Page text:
Categorising employees based on when they were born can be a controversial way to manage a workforce. However, the patterns of behaviour that are a result of the very different world Millennials were raised in compared to their older generational counterparts cannot simply be ignored.
A recent Perkbox study found that almost half of all millennials are likely to leave their jobs within a year – far more than Generation X and the baby boomers. This unsettling statistic is compounded by another: 76% of Millennials identified as feeling valued or highly valued for their work – again, more so than the older cohorts. Clearly feeling valued at work has little bearing on the length of time our fastest-growing working cohort intends to stay at their organisations.
In order to find strategies to drive loyalty within this pivotal cohort, we must understand who they are and the reasons behind these seemingly disjointed statistics.
Who are millennials?
Millennials, otherwise known as Generation Y, are the portion of the workforce born between 1980 and 2000. Ernst & Young research suggests they’re the most tech-savvy generation, being natives to social media platforms and mobile technology. Their career aspirations and confidence with emerging technologies are already shaping the culture of the 21st century workplace. In short, millennials matter.
The problem at hand
Despite their acknowledged strengths, millennials are criticised for not being ‘team players’ or as ‘hardworking’ as the older cohorts – however, context is key. Millennials bore the brunt of the global economic crisis whereby 72% felt they had made a compromise in finding a job, and that loyalty doesn’t guarantee long term security. Furthermore, they’ve entered a changed business landscape where a job for life is a distant memory and traditional hierarchical corporate structures are nearing extinction.
These external influences, coupled with growing opportunities for varied career paths, undoubtedly influence the millennials’ tendency to put self before organisation. It’s no coincidence therefore that companies with progressive cultures and managerial styles, such as Google and Apple, have been successful in attracting members of this cohort.
Managers are becoming increasingly concerned with not only retaining millennials but also attracting the best talent to their organisations. The prediction that by 2020 millennials will dominate 50% of the overall workforce puts pressure on organisations to consider how appealing their current cultures and structures are to this aspirational group.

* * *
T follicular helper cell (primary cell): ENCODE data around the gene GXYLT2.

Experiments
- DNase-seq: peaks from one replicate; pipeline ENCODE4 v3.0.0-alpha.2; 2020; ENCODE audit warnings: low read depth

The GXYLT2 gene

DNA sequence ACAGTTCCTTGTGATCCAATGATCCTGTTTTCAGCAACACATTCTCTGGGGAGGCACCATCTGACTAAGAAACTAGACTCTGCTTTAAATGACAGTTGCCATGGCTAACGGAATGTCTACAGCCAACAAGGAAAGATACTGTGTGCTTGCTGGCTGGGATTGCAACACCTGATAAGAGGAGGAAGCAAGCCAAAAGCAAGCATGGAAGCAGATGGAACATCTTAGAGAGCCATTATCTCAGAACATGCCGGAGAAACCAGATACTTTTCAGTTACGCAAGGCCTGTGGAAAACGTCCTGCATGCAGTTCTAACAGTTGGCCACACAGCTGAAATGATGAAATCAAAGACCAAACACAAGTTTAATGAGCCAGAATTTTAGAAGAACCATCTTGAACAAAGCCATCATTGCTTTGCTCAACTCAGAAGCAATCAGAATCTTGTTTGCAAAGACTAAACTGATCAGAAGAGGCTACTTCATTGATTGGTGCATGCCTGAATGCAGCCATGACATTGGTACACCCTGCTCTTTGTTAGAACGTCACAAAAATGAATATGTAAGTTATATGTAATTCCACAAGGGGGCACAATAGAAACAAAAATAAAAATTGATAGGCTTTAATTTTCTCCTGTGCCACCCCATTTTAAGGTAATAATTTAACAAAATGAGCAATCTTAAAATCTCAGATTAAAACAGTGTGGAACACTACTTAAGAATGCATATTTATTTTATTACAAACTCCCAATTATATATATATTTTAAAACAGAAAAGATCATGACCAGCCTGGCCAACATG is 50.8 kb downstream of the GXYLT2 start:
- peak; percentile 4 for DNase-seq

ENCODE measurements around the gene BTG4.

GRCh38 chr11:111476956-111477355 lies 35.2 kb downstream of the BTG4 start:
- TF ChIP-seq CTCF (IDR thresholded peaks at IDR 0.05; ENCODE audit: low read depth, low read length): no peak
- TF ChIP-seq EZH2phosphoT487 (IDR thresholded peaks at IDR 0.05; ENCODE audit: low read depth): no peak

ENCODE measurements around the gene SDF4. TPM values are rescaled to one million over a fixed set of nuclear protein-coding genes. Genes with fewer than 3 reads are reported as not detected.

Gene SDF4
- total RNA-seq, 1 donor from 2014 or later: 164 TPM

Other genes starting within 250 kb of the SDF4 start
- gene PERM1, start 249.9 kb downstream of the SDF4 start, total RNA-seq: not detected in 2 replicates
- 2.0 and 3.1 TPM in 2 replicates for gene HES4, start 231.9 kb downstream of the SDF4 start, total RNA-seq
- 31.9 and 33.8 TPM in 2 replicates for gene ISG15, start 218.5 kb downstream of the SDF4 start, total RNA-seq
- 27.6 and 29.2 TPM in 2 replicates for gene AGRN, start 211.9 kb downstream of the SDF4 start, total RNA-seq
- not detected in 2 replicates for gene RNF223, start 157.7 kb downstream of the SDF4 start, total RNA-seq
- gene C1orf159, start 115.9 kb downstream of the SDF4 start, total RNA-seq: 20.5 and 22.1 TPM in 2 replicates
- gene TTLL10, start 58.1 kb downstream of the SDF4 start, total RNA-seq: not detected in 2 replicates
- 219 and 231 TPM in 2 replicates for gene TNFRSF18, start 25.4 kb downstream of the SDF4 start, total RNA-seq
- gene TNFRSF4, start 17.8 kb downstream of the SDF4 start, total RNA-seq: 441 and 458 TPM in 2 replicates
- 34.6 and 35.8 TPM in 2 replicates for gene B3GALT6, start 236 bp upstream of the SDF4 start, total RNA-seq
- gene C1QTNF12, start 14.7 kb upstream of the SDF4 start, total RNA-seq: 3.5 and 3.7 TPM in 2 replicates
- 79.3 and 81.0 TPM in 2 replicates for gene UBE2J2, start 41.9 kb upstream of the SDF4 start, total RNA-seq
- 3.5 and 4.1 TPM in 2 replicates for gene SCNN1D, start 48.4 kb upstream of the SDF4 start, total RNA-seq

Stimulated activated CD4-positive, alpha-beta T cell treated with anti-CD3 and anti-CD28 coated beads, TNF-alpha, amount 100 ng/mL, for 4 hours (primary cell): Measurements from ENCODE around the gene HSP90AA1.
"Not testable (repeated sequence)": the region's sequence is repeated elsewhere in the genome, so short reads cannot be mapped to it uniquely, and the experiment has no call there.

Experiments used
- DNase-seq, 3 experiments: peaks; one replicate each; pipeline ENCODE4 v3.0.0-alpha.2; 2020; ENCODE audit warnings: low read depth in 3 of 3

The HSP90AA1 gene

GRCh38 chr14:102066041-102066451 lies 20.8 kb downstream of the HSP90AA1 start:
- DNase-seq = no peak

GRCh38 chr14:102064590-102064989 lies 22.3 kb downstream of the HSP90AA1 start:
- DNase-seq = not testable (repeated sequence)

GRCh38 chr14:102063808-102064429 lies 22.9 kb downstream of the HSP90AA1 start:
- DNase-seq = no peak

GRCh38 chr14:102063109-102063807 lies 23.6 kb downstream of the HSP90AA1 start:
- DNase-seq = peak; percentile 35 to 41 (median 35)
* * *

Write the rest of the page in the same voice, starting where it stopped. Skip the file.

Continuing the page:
A finding of PWC’s 2008 report that epitomises the problem is that millennials are loyal to their employer but only as long as it suited them. Andy Campbell, HCM director at Oracle, asserts that while pay and benefits are important, ‘millennials want to know their employer is committed to their development and invested in their career.’
This draws reasonably conclusive evidence as to why millennials are tempted to change roles so readily, and allows us to piece together a picture of the positions they might gravitate towards.
Why millennials are more likely to churn
More so than the older working cohorts, millennials are attracted to organisations that offer career progression. It’s therefore unsurprising that our study found that a third of the cohort are frustrated by the lack of career development opportunities within their current organisations.
Another millennial character trait highlighted by Deloitte in 2016 is their raised awareness of business ethics, with 87% holding the belief that the success of a business should be measured by more than its financial performance. They’re therefore not impressed by the scale of a business or its age, as much as the positive impact it has on its people, society and the environment. Millennials are guided by their personal values and whether the organisation is aligned with these.
How managers can reverse this
Our report found millennials to feel most aligned with their organisations’ objectives as well as wanting to become more aligned, in comparison to the older generations. Managers concerned by the effect rapid changes to the workplace will have on its workers should bear in mind that millennials are likely to be the cohort most willing to adapt. But adaptability doesn’t mean loyalty – the following strategies will help you bridge the gap between the two.
Given that millennials thrive on the freedom to be creative and innovative, nurturing a culture based on trust and flexibility is likely to give this cohort a motivation to stay. This feeds into their attraction to companies that value employees and encourage a healthy work-life balance, both elements that fall under the umbrella of workplace flexibility.
Our study found that all generations are perturbed by the lack of communication, transparency and recognition within modern organisations. Some 32% of millennials said they were frustrated by poor leadership, with 33% of Generation X and 32% of boomers feeling the same way. Clearly, managers need to adopt styles and strategies that are inclusive, rewards orientated and communicative.
Benefits and rewards
Almost three quarters (73%) of millennials were found to be motivated by personalised benefits in addition to their salary. Organisations can address this by promoting employee wellbeing incentives such as the opportunity to buy more holiday or salary sacrifices. Free meals, cost saving perks, gym memberships were all also found to be favoured by the cohort.
Find out more about preparing your workplace for the millennials in our recently published report, Managing beyond stereotypes.
Click the below image to download the report – or follow the link here: http://bit.ly/2k7TM4v
- By Emily McMahon, at Perkbox
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